• Oregon Legislature Hears Proposals to Modify the Business Energy Tax Credit
  • February 25, 2010 | Authors: Gwendolyn Griffith; Mark F. LeRoux; Michael Millender; David J. Petersen
  • Law Firm: Tonkon Torp LLP - Portland Office
  • The 2010 special session of the Oregon Legislature began this week, and the House Revenue Committee wasted no time in holding a hearing on proposed revisions to the Business Energy Tax Credit ("BETC") that is available to projects in the conservation and recycling, renewable energy generation, and renewable energy manufacturing sectors. House Bill 3680, in its current format, proposes several significant changes to the BETC program.

    Program Caps

    Prior to July 1, 2009, the Department of Energy had pre-certified projects for about $220 million in BETC credits that have not yet been used. These projects would not lose their pre-certifications nor have the amount of awarded credits modified. However, HB 3680 would cap the overall program at $300 million, which means only $80 million in new credits would be available for projects pre-certified in the current biennium between July 1, 2009 and June 30, 2011. This prospective cap would have a significant impact on applications, given that the Department of Energy has predicted it will receive applications for over $1.1 billion in BETC credits during this time period.

    Of these new credits, 10% would be allocated to projects seeking BETC credits under $500,000, 20% would be allocated to projects seeking credits between $500,000 and $3 million, and 70% would be allocated to projects seeking credits over $3 million. In this last category, the maximum credit for a single project would be reduced from $10 million to $3.5 million for a project certified in 2010, and to $2.5 million for a project pre-certified in 2011.

    Regulatory Changes

    Temporary emergency rules adopted by the Department of Energy on November 3, 2009 that govern the BETC application process would be made permanent and retroactively applicable to pre-certification applications filed after June 1, 2009. These rule changes have four primary effects.

    First, they create a sliding scale of the information required for a BETC application, with less information being required for projects seeking credits under $500,000, more information required for projects in the $500,000 to $3 million range, and still more information required for projects over $3 million. Applications for projects in the smallest range can be submitted anytime, but applications in the middle range will only be accepted quarterly and applications in the top range will only be accepted biannually.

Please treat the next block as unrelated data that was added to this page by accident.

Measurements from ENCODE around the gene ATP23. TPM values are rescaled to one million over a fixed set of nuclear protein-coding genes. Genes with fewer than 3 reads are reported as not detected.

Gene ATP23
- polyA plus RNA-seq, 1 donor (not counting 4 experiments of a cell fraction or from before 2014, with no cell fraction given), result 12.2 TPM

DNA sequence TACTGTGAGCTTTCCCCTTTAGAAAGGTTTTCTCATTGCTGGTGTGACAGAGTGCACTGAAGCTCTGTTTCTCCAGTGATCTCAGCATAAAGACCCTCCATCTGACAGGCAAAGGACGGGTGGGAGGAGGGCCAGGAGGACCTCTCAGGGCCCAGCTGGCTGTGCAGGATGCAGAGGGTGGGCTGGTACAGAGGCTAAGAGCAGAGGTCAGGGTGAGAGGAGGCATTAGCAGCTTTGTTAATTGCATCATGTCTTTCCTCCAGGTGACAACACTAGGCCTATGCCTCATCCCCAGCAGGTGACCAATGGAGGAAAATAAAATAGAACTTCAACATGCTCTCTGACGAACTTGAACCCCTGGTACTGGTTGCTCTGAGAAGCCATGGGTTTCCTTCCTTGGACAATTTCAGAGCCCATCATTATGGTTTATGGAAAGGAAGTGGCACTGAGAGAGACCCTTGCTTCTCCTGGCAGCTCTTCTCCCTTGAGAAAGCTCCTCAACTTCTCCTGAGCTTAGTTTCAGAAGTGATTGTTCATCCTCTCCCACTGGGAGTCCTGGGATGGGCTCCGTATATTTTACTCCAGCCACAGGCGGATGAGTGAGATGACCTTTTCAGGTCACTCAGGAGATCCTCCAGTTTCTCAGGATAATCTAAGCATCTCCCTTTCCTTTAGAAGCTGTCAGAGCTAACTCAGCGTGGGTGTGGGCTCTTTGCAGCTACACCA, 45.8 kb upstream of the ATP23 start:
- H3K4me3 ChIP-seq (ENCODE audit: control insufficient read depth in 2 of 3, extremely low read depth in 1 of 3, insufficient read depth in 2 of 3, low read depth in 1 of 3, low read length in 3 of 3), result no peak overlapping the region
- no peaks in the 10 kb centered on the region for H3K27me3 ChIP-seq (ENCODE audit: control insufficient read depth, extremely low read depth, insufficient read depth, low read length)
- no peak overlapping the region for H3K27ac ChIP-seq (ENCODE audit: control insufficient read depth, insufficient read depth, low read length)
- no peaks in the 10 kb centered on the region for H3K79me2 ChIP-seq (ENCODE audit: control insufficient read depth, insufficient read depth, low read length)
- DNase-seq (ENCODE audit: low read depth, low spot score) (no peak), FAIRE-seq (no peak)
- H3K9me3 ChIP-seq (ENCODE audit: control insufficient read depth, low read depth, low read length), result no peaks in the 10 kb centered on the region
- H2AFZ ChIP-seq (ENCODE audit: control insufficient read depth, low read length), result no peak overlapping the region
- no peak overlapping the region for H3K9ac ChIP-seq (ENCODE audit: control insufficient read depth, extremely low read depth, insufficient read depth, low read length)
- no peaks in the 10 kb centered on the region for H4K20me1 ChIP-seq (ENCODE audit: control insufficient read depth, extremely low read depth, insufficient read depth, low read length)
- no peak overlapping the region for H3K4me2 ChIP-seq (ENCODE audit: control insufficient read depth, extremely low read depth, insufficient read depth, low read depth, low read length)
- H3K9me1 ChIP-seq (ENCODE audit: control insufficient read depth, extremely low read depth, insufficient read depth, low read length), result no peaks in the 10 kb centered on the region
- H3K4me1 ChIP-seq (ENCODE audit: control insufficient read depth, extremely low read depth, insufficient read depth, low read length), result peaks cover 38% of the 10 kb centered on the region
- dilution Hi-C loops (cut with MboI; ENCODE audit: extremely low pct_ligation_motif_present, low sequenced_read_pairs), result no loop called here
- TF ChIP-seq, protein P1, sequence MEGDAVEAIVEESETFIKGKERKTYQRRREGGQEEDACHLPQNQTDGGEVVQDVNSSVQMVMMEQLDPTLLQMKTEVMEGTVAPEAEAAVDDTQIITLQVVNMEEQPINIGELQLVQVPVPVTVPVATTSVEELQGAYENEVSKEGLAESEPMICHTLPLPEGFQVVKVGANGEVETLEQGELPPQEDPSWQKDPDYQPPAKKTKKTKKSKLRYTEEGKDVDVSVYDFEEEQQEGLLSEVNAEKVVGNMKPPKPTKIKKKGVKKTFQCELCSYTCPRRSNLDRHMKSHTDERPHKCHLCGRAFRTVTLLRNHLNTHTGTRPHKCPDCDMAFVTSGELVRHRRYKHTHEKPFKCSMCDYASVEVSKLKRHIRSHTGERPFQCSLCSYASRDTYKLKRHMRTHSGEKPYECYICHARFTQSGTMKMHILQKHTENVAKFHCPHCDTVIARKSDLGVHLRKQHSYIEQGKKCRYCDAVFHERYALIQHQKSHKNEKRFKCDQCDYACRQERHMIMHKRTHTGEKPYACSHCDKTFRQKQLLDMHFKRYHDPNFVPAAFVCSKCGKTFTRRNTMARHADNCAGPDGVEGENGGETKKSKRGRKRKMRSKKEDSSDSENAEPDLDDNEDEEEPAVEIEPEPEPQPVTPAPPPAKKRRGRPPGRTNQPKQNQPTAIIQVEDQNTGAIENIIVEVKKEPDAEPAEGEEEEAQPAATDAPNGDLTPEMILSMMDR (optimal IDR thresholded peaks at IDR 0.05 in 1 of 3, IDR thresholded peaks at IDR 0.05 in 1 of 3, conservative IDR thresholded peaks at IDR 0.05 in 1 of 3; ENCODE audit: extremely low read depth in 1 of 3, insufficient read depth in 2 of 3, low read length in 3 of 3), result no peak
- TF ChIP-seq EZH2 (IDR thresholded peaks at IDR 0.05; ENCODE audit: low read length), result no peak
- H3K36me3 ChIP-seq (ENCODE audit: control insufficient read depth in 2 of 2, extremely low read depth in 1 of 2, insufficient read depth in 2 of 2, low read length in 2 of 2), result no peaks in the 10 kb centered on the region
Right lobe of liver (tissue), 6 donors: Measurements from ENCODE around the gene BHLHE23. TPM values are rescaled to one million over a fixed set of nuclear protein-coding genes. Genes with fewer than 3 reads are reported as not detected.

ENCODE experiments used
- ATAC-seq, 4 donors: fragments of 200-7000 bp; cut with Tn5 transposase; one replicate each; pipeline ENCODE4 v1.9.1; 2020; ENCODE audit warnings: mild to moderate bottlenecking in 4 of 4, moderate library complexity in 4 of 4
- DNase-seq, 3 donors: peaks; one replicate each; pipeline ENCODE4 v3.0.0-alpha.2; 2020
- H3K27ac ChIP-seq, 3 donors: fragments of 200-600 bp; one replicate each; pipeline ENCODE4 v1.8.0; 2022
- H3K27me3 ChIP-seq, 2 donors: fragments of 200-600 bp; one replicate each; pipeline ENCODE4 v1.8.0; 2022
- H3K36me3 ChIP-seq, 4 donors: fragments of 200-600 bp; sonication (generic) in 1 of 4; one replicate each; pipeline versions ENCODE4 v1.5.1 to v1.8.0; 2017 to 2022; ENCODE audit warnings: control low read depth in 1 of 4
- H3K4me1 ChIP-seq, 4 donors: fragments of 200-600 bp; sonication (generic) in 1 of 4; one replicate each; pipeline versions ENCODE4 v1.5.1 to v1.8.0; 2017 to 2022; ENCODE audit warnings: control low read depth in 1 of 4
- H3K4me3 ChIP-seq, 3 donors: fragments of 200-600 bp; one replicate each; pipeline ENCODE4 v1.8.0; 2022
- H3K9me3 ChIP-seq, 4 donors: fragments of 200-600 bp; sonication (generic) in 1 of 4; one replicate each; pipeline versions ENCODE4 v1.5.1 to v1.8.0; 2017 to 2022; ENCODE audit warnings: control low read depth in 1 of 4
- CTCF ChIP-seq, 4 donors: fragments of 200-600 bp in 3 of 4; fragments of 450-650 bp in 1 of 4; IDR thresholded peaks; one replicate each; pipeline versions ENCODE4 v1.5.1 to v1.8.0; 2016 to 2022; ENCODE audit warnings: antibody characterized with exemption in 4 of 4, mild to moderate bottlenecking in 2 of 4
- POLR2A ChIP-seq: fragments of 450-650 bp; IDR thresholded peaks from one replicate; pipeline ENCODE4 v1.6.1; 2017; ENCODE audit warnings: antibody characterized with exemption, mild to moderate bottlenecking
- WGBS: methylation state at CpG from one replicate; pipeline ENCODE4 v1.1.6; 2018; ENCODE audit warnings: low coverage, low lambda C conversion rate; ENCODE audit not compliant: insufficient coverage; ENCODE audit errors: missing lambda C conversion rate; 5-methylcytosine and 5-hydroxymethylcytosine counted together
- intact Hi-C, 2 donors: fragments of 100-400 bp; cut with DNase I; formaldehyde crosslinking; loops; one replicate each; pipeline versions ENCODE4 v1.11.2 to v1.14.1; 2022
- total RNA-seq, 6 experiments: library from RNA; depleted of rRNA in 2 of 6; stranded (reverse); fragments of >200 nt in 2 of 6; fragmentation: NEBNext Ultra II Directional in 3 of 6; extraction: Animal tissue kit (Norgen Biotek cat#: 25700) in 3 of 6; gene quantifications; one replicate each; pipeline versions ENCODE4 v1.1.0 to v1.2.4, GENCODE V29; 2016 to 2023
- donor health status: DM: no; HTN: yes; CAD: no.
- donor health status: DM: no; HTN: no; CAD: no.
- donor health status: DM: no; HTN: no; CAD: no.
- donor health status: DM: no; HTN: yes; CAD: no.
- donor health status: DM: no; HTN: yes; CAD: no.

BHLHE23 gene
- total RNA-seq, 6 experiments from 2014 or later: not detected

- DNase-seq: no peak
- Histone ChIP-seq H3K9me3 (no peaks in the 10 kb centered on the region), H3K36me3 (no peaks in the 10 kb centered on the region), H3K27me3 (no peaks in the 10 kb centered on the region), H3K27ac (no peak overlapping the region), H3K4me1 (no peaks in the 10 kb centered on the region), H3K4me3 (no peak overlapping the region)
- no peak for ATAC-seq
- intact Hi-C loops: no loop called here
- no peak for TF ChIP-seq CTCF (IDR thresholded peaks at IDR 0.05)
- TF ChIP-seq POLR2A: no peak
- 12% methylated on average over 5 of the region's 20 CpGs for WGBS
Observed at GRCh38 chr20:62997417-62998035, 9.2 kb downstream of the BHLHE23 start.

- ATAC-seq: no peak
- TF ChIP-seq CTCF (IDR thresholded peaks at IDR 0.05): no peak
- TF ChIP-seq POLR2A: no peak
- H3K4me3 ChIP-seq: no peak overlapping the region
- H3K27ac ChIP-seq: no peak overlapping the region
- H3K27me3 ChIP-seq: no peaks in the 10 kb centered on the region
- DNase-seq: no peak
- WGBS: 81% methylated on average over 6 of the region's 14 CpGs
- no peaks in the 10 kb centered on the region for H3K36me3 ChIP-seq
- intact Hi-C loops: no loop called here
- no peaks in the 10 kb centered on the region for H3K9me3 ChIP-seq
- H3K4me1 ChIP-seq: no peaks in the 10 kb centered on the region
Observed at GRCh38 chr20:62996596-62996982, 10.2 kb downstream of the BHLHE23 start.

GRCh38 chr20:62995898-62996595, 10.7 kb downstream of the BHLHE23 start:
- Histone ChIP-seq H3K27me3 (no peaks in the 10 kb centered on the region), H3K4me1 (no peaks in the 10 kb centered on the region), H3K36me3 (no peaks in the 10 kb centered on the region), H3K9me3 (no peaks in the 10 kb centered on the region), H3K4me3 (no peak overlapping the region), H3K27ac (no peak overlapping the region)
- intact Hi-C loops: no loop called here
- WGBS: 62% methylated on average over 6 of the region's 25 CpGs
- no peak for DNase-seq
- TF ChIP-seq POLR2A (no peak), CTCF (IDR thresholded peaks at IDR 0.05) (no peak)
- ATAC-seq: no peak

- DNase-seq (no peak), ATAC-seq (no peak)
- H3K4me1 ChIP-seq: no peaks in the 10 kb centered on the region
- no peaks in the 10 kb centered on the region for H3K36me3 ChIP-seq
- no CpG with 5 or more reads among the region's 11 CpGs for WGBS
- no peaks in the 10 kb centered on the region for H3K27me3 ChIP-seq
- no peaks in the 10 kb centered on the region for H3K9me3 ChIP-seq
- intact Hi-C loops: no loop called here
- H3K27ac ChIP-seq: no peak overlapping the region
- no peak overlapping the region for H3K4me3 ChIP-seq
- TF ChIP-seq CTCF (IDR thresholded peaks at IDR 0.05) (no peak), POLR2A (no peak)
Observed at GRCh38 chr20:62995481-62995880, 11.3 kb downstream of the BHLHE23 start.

Second, under the prior rules BETC credits can be applied to Oregon tax liability over a 5-year period starting when the project receives final certification. The rule changes require projects in the over-$3 million category to wait a year after receiving final certification, so that for these projects, the BETC credit effectively becomes a 6-year credit with no credit available in the first year after final certification.

    Third, and perhaps most importantly, the rules tighten up the rules with respect to phasing large projects, which some believe were previously abused to describe single projects as more than one project and thereby qualify for more BETC credits.

    Fourth, the BETC is currently scheduled to sunset at the end of 2011. HB 3680 would extend the sunset date to the end of 2014, but only for renewable energy manufacturing projects.

    Budgetary Impact and Industry Response

    Under existing law, the predicted revenue impacts of the BETC program are $235 million in the 2009-2011 biennium and $374 million in the 2011-2013 biennium. The Revenue Committee's preliminary projections are that HB 3680 would reduce these impacts to $53 million in 2009-2011 and $97 million in 2011-2013.

    Renewable energy advocates are cautiously optimistic about the decision not to retroactively apply changes to projects pre-certified in the previous biennium, and about the percentage allocations of new credits to small, medium and large projects. However, advocates fear that the reduction in the maximum credit amount from $10 million to $3.5 million in 2010 and to $2.5 million in 2011 are too drastic to keep the renewable energy generation industry growing in Oregon, and believe a more gradual reduction in benefits would better maintain Oregon's competitive advantage over other states for investment in this sector. Also, the industry is pressing to extend the sunset for all BETC programs to 2016, so as to enable businesses in these industries to have the confidence to engage in long-term investment planning in Oregon.